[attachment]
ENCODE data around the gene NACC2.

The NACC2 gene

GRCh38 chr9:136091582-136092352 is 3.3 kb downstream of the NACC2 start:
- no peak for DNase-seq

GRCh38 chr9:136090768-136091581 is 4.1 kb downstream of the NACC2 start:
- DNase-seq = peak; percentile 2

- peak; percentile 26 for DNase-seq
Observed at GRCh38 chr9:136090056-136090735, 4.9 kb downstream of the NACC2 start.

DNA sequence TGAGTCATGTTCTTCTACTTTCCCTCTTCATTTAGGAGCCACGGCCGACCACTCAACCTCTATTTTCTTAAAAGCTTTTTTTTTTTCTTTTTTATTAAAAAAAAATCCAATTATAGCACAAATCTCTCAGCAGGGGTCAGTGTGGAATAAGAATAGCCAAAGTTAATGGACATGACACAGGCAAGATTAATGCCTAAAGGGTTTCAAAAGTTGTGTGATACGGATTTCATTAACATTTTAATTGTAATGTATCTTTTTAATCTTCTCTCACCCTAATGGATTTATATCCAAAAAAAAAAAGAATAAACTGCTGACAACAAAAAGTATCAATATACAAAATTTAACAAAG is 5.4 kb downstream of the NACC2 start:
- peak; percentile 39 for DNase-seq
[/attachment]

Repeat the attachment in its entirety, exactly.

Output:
ENCODE data around the gene NACC2.

The NACC2 gene

GRCh38 chr9:136091582-136092352 is 3.3 kb downstream of the NACC2 start:
- no peak for DNase-seq

GRCh38 chr9:136090768-136091581 is 4.1 kb downstream of the NACC2 start:
- DNase-seq = peak; percentile 2

- peak; percentile 26 for DNase-seq
Observed at GRCh38 chr9:136090056-136090735, 4.9 kb downstream of the NACC2 start.

DNA sequence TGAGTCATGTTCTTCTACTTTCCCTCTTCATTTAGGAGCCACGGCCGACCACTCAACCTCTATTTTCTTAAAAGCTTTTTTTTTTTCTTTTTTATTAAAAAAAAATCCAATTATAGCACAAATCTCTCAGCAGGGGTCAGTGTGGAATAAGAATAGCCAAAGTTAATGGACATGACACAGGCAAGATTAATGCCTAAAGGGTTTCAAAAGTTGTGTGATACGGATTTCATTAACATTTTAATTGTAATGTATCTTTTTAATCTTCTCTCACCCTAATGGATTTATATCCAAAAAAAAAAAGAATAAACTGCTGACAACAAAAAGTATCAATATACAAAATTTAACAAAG is 5.4 kb downstream of the NACC2 start:
- peak; percentile 39 for DNase-seq